by

Jane Yun

With many available technologies, it has become
possible to construct graphs following equation.

*a***x ^{2} + bx + c = 0**

Also, it can overlay several graphs of

**y = ax^{2}
+ bx + c**

for different values of a, b, or c as the other
two are held constant. From these
graphs, we can discuss the patterns for the roots of

*a***x ^{2} + bx + c = 0**

**Investigation
1. Changing Ō bÕ**

LetÕs start the investigation when b = -3, -2,
-1, 0, 1, 2, 3 for the following quadratic equation.

**y = x ^{2} + bx
+ 1**

From observing the graph above, the shape of
graph is a parabola. The parabola
shifts to right or left as *b* changes
and always passes through the same point on the y-axis at (0,1). For b < -2, the parabola passes
through the x-axis twice with positive x values; that is, the equation has two
positive real roots. For *b* > 2,
the parabola passes through the x-axis twice with negative x values. This indicates that the equation has
two negative real roots. For *b* = -2, the parabola is tangent to the
x–axis, so the original equation has one real positive root at the point
of tangency. Again, for b = 2, the
parabola is tangent to the x-axis.
Thus, the original equation has one real negative root at the point of
tangency. For -2 < *b* < 2, the parabola does not pass
through the x-axis. This means
that the equation has no real roots.

**Investigation
2. The xb- plane**

LetÕs consider the following equation.

**x ^{2} + bx
+ 1 = 0**

By setting *b*
= y, you get the following graph.

Notice that there is a vertical asymptote at x =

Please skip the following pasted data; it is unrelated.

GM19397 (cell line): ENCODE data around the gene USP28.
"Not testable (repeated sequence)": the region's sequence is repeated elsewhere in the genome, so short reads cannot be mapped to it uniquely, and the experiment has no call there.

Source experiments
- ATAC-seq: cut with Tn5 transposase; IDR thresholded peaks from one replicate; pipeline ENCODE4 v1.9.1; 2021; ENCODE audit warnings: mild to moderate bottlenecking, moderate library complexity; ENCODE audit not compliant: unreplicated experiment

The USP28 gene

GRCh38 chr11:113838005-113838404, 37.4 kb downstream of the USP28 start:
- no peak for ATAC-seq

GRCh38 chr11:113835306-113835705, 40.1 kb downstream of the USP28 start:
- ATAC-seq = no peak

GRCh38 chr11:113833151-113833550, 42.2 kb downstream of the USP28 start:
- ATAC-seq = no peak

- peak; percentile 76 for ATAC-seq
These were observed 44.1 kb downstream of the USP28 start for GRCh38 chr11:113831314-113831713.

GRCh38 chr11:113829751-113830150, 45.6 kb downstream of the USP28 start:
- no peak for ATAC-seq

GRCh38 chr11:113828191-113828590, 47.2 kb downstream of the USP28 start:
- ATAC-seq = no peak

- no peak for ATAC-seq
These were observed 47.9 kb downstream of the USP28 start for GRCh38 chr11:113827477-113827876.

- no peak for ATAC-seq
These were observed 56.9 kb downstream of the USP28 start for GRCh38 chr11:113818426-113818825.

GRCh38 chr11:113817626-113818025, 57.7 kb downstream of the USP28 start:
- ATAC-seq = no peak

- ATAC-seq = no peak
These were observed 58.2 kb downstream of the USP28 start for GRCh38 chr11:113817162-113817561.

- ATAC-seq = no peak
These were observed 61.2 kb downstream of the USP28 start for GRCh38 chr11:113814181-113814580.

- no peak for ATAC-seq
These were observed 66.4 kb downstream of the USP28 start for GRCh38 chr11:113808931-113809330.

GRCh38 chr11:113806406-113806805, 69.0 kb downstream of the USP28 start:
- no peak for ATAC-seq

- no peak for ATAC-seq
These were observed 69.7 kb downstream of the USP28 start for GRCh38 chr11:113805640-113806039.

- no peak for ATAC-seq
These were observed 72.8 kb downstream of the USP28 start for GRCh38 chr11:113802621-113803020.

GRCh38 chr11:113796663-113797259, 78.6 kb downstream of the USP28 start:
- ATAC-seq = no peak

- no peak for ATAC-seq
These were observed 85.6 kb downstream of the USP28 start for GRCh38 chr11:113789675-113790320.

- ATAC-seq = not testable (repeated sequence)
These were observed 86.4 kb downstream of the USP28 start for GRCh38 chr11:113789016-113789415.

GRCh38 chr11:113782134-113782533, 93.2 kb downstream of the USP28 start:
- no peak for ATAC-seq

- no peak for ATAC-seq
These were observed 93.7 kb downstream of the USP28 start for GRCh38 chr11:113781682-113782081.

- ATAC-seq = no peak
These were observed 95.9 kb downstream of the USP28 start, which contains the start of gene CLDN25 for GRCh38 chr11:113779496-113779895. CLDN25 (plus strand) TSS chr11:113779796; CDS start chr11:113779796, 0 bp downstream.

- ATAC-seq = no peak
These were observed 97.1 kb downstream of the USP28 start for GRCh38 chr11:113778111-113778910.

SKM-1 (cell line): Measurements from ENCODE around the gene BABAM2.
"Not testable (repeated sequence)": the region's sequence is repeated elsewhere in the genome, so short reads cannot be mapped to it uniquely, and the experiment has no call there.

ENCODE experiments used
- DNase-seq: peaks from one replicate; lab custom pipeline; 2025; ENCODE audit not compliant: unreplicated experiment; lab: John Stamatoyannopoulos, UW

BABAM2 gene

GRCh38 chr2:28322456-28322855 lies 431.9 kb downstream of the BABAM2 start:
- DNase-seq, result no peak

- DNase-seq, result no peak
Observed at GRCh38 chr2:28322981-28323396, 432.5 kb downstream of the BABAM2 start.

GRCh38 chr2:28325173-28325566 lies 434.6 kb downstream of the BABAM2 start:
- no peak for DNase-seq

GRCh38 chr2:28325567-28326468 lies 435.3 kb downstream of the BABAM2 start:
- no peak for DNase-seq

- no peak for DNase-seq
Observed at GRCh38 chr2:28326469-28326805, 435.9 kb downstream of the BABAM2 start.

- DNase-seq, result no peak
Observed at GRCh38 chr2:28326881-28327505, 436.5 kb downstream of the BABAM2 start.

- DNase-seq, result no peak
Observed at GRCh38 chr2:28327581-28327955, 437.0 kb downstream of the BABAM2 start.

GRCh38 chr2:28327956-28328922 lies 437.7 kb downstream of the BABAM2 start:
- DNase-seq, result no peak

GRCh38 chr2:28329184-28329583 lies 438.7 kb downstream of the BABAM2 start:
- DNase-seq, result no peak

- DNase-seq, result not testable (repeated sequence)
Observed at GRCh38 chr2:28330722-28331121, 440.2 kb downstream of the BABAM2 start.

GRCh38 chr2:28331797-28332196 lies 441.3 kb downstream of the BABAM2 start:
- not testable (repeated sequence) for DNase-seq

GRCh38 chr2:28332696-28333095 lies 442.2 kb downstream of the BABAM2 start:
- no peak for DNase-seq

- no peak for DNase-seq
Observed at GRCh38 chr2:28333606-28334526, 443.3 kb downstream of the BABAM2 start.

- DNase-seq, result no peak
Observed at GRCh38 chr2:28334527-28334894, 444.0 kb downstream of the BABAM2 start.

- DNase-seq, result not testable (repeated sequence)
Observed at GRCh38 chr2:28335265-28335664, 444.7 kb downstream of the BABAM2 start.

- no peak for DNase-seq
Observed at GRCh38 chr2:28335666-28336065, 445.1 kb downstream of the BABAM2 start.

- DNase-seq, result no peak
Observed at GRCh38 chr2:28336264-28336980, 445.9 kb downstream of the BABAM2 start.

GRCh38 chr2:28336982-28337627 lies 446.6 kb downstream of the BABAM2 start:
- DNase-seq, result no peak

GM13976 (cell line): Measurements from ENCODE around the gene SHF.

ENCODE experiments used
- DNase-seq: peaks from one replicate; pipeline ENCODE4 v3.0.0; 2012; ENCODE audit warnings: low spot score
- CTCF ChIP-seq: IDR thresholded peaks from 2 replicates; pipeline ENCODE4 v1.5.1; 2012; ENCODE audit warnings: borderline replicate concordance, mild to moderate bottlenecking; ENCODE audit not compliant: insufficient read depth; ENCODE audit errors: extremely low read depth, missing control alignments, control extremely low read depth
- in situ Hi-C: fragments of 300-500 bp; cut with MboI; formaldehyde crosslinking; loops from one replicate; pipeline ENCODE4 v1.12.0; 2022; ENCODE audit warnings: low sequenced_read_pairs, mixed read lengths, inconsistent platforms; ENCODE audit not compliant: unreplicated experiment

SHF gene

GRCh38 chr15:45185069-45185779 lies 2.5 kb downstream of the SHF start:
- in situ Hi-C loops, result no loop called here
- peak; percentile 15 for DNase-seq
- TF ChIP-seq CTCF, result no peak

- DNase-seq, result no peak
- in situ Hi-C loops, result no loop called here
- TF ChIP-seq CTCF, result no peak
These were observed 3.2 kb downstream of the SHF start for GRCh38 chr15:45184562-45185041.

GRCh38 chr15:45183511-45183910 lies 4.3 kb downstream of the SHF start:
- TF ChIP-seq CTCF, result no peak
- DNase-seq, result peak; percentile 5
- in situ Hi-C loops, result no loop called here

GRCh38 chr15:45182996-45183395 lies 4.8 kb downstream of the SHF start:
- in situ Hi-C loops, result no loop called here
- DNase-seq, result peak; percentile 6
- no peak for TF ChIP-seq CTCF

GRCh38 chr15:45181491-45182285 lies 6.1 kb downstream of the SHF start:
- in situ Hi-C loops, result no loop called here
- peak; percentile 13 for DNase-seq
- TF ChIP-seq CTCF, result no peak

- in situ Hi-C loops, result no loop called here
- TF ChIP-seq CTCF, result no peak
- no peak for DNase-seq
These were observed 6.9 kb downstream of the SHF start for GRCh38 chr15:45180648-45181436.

0. When b = 2, the graph is
tangent to y = 2, so this equation has one real negative root at the point of
tangency. Again, when b = -2, the graph
is tangent to y = -2. Thus, this
equation has one real positive root at the point of tangency.

Now, if we take any particular value of *b*, such as *b* = 5, and overlay this equation on the graph, we add a line that
is parallel to the x-axis. If *b* = 5
passes through the curve in the xb plane, the intersection points aligns to the
roots of the original equation for that value of *b*. Look at the graph
below.

For each value of b, we get a horizontal
line. By looking at the graph
above, it clearly shows that we get two negative roots of the original equation
when b > 2, one negative real root when b = 2, one positive real root when b
= -2, no real roots for -2 < b < 2, and two positive real roots when b
< -2.

**Investigation
3. When c = -1**

LetÕs consider following equation.

**x ^{2} + bx
- 1 = 0**

Notice that there is still a vertical asymptote
at x = 0 and the shape of graph is a hyperbola.

If
we take any particular value of *b*,
such as *b* = 5 again, and overlay this equation on the graph,
we add a line that is parallel to the x-axis. If *b* = 5 passes through the curve in the xb plane, the intersection
points aligns to the roots of the original equation for that value of *b*.
It is clear that, for
each value of *b*, we will get a
horizontal line and intersects the graph of original equation, **x ^{2} + bx
- 1 = 0**

LetÕs explore more by varying the values of c.

By looking at the graph
above, the equation, x^{2} + bx + c = 0, always has one real root when
c = 0. For c > 0, the equation
can have among two real roots, one root, or no root. When c < 0, the equation always have two real roots –
one positive and one negative.